Determinants and environmental correlates of asthma attacks in UK Biobank
Principal Investigator: Dr Elaine Fuertes
Approved Research ID: 54874
Approval date: April 29th 2020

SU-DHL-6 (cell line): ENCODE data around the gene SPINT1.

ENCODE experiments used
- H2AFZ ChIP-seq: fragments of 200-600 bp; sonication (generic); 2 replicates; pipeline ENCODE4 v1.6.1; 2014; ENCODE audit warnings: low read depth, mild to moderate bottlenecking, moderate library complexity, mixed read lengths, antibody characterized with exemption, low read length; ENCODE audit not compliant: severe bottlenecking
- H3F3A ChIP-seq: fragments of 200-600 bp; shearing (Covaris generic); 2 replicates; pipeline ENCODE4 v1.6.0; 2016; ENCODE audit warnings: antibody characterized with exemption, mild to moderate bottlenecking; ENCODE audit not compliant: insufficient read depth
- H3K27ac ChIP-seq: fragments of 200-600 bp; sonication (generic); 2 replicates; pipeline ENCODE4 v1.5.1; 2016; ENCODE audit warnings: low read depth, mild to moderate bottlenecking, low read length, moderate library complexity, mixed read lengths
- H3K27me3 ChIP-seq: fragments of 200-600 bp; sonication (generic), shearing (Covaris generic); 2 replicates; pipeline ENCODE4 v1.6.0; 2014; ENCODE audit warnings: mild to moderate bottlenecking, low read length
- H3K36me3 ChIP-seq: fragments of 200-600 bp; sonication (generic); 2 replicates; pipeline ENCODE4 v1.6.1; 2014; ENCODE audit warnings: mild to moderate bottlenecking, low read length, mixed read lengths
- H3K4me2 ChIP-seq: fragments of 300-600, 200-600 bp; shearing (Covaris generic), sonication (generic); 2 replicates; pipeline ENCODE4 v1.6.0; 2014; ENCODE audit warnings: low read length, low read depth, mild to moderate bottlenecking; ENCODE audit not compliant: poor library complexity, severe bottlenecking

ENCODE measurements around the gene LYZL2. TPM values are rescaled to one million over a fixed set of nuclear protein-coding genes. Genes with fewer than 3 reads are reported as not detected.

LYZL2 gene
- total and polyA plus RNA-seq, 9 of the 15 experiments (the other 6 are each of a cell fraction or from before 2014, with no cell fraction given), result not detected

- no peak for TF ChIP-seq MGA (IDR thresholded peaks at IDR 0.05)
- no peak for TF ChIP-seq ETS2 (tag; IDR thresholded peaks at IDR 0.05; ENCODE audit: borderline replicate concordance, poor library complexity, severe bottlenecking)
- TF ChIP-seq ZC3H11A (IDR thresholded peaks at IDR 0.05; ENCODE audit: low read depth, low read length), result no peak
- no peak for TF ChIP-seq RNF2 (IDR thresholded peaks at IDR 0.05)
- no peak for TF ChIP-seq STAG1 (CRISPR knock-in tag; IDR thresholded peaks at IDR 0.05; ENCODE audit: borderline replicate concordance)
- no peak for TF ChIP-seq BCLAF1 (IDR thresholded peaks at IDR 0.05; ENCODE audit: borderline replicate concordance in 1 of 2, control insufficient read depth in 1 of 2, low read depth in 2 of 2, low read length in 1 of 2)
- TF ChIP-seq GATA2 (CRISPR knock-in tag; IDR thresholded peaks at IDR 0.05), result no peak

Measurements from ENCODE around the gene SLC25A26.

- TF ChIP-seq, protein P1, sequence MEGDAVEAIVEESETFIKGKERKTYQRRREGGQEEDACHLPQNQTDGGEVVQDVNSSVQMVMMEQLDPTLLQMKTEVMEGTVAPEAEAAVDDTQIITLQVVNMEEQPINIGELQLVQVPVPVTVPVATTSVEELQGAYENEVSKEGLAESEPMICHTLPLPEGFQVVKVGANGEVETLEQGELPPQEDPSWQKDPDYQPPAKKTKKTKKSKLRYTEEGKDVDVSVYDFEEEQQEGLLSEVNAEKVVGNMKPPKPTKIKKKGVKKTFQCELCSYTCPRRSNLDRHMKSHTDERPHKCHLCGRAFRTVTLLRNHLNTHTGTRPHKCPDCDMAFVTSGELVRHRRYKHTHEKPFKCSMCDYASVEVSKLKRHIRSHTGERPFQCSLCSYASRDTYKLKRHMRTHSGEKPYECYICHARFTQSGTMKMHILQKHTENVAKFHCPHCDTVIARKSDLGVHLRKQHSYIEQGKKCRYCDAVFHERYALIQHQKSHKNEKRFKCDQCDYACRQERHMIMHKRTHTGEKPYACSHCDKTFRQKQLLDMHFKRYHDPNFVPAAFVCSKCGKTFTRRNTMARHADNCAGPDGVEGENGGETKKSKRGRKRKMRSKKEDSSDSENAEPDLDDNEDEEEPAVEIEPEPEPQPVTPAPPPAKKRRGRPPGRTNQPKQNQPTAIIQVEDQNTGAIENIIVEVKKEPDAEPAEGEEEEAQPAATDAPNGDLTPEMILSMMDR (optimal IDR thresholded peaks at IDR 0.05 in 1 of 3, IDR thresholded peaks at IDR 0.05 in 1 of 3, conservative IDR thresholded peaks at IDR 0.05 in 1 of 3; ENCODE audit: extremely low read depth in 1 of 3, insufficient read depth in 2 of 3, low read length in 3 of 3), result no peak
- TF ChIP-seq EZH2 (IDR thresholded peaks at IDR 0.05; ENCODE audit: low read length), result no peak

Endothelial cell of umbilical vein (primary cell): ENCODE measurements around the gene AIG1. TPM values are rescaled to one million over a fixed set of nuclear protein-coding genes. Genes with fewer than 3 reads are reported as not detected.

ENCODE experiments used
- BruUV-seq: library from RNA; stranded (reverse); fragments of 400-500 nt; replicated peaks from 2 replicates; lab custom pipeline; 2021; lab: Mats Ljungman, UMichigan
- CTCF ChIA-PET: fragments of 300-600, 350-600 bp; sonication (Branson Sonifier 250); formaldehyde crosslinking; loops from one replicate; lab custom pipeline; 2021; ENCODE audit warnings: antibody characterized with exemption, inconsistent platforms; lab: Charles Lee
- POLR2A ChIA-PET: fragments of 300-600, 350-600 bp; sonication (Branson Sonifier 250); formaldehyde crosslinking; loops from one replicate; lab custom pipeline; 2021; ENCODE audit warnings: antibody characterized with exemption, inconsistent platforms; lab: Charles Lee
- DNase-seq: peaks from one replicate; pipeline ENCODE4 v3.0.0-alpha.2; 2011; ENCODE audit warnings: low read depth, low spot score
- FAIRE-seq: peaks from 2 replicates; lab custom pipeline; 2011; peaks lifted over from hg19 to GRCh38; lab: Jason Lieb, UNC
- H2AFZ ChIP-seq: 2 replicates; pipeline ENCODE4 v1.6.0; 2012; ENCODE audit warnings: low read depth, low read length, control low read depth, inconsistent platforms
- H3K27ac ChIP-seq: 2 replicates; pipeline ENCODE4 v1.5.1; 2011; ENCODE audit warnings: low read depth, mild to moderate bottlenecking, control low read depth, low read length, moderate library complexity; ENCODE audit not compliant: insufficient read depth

Asthma is the most common chronic respiratory disease worldwide. How often asthma attacks happen, as well as how severe they are, is influenced by a person's sex, age, if they smoke, whether they have other allergic diseases such as hayfever and eczema, as well as many other factors. Some people suffer asthma attacks when they breathe in allergens (small particles capable of causing allergic reactions, such as pollens and moulds), and when traffic pollution is high. If exposed to both, their asthma may become very severe as breathing in traffic pollution can make the lungs especially sensitive. Further, plants growing in high traffic areas appear to release more allergen than plants growing away from traffic. This 3-year project will identify determinants that influence the frequency and severity of asthma attacks and the occurrence of other allergic diseases, what makes people more vulnerable to outdoor allergens and whether exposure to traffic pollution makes it worse. We will combine health data from participants of the UK Biobank project with information on daily levels of pollution and allergens in the air that are available across the UK for several years. These environmental data have been developed using statistical models by various research groups in London and abroad. We will also explore new and more informative methods of measuring allergen levels in the air. The information generated from this project will be useful for government and public health policy makers (support for lowering air pollution, inform how health care utilization should be planned, improve monitoring of allergens in the air), clinicians (improve asthma management and risk factors), as well as patients themselves (understanding risks and how to reduce them). Given that future urbanisation and climate change will lead to important changes in our lifestyles, affect how plants grow and likely lead to higher levels of air pollutants in our cities, it is important that we understand these relationships so that the people in the UK get the right information to protect themselves from asthma attacks.